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A Practical Guide to Mentoring

The Influencers 244 Add to collection

INFLUENCER: Hoi Polloi’s Peter Shuttleworth serves up a checklist for any would-be mentors

A Practical Guide to Mentoring
I’ve been working in the wonderful world of film and advertising for a fair amount of time. As part of this, I’ve been mentoring breakthrough directors for over 20 years. It's how I began producing at RSA and It’s why I left to set up my own company four years later. 

Now running my second production company, I’ve put together my personal set of mentoring guidelines. If you are mentoring or simply managing young people in our industry I hope the following list resonates for you.

- Mentoring is not something I add into my work. It’s a core part of my work.
- Working with young creative talent is a selfish joy for me, more than it’s a gift to them. It doesn’t require thanks or acknowledgement.
- Listen. Not just when you are asked to.
- Empower others to make their own choices. They will learn better this way. 
- Tread softly. Do not remove another’s right to make their own mistakes. 
- If you have a suggestion, say so. But always with a reasoned explanation.
- Advise, and be prepared for the best advice to be ignored. This is OK.
- Stay open to surprises, embrace them. They are often wonderful.
- Be aware of your own levels of stress, impatience and their old ally - tiredness.
- How others think and adapt is a daily lesson. Learn from it.
- Each generation has a time-informed view of the world. Keep up. 
- First impressions are often formed by past associations. Attend to the person in front of you.
- You will not immediately grasp how someone from another generation or culture sees themselves. Get to know them.
- Don't fall into the cul-de-sac where you consider some people more special than others. It will affect and infect everything you do as a team. 
- While personal networks are fast-changing, basic human needs are universal. Respect these, we all share them.
- People of the same age don’t think alike or have the same levels of life experience. Don't presume someone knows how to book the right hotel or how to drive. They may never have done this life-task before.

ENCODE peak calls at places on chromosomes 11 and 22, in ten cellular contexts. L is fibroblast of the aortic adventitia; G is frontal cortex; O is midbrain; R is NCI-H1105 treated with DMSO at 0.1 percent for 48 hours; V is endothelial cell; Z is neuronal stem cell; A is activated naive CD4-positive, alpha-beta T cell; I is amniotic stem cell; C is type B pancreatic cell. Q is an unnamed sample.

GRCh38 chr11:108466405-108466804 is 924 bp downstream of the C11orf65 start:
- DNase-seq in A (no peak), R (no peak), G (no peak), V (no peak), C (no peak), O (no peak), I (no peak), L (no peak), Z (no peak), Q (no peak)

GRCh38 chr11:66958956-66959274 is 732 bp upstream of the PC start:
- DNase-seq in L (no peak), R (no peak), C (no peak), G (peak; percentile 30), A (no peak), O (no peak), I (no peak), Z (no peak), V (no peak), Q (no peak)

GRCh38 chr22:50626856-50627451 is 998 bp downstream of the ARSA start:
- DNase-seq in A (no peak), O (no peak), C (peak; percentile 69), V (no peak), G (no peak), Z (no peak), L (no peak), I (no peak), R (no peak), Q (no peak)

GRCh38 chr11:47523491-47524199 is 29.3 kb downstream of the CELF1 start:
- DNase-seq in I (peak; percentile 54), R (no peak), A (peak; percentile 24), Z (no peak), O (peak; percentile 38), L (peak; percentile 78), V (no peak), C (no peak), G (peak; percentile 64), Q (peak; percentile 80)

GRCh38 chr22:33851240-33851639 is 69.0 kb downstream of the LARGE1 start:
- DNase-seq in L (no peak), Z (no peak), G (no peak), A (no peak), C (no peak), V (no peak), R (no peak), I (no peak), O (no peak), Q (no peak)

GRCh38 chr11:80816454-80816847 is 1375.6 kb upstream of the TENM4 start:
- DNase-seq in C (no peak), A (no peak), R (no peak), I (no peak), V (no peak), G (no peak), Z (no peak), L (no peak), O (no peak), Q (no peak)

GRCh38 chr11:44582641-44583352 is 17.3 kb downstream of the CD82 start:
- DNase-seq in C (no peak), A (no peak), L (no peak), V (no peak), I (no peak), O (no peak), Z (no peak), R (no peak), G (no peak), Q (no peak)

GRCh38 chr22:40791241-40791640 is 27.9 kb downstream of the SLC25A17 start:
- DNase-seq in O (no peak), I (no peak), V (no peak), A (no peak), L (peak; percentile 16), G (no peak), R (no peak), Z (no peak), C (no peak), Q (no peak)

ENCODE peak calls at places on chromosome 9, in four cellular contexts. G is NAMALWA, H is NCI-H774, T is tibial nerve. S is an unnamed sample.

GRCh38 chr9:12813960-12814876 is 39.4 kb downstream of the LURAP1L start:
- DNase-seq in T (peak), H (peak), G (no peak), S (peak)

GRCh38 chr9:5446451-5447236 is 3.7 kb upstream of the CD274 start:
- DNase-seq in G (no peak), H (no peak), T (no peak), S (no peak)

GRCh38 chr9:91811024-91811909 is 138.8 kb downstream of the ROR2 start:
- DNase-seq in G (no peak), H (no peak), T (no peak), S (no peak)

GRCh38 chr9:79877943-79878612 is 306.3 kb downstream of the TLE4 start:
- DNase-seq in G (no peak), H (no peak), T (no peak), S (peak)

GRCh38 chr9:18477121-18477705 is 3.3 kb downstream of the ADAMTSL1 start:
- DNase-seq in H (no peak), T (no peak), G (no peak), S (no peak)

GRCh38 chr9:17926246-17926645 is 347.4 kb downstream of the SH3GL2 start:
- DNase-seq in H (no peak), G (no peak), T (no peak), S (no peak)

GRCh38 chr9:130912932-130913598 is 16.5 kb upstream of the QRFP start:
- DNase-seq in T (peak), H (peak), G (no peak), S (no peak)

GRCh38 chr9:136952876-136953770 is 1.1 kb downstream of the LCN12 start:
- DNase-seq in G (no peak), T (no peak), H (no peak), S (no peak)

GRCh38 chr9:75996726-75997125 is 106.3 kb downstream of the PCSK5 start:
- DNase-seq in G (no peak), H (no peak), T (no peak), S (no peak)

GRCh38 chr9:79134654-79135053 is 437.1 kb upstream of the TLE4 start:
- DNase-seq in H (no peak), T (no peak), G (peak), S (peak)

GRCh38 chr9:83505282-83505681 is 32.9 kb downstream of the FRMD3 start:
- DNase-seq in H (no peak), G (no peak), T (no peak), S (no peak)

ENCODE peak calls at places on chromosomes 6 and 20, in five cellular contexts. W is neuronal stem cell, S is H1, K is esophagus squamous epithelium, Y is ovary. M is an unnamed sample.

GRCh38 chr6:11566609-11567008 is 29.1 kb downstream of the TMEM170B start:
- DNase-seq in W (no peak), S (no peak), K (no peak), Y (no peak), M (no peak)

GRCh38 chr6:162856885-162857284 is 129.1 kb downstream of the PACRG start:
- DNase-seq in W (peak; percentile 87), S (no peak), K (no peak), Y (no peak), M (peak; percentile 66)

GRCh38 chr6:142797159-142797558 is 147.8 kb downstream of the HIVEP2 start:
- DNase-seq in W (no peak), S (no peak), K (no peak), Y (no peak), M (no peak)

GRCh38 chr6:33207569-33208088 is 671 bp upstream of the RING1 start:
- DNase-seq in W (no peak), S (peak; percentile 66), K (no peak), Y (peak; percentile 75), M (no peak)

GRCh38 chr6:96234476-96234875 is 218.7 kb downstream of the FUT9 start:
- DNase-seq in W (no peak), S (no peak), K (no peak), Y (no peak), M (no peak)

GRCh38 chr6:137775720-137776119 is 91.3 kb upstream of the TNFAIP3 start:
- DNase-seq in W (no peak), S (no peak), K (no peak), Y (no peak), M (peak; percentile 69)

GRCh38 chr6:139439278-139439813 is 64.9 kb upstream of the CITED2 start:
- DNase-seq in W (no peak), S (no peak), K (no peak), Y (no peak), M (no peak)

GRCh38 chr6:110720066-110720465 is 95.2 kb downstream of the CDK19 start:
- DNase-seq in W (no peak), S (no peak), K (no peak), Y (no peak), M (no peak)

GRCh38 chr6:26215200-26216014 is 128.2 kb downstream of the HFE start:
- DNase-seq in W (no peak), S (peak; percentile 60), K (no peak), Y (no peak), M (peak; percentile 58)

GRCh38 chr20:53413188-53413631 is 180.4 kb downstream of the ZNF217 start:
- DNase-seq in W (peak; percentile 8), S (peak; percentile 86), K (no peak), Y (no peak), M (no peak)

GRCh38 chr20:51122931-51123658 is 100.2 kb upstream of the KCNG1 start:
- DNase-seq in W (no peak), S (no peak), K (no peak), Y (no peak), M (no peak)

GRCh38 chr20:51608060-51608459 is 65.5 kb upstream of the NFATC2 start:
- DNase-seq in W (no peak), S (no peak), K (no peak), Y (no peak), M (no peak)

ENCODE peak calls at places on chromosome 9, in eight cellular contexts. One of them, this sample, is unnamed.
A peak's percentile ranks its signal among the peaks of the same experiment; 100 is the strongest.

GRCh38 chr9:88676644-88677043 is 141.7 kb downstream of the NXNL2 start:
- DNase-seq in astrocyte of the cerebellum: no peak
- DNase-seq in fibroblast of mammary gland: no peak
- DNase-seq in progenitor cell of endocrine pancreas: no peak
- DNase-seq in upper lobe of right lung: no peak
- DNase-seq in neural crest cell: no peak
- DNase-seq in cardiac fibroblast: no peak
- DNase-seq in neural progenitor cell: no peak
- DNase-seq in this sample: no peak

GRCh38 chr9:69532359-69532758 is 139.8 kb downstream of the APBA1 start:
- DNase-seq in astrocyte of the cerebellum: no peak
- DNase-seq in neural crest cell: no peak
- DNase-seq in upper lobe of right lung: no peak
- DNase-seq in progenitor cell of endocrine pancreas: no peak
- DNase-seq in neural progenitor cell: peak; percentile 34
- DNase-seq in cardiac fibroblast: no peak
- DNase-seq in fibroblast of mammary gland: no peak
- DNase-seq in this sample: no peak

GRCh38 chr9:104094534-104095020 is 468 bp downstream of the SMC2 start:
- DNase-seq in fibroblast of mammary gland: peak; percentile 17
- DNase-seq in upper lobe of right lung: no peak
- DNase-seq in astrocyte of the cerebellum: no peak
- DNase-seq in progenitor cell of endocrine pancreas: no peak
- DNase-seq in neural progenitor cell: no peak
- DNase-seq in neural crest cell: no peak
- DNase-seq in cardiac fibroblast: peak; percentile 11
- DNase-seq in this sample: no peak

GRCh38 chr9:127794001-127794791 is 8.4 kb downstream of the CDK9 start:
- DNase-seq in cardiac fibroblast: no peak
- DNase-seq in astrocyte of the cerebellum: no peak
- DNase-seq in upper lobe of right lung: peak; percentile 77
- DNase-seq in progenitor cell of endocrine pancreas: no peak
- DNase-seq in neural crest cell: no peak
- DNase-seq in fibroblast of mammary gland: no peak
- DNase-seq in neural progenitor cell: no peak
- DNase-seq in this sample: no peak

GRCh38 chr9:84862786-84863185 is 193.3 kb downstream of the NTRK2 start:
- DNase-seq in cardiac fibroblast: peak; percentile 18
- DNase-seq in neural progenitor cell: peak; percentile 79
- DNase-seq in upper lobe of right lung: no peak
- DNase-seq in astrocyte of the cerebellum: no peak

- Never mistake confidence for talent. 
- Do foster confidence in every way you can. Confident communication will deliver fewer misunderstandings and better outcomes.
- Things I tried in my own life and decided didn’t work may now work for others.
- Mistakes are shared, so learning from them should be shared. This will build trust rather than weaken it.
- Power corrupts our ability to act with kindness to others. Use your power mindfully in the workplace and correct its misuse by others wherever you can.
- Social values are coded within the everyday vocabulary we use. Ensure the language you use is positive and affirming.
- It is unhelpful when I strongly connect older work and new ideas. It narrows down how I understand a new project can evolve creatively.
- It’s important to culturally reinterpret older works of art through today's eyes. But remember as well how they fitted into their own historic moment.
- I am not ‘woke’, I do not LOL, and I may forget who won the Mercury Prize last year. But I can honour and respect every person I work with and enjoy their company. 
- We will get all of this wrong some of the time.

Peter Shuttleworth is managing director and executive producer at Hoi Polloi.
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Hoi Polloi, Fri, 31 May 2019 12:46:40 GMT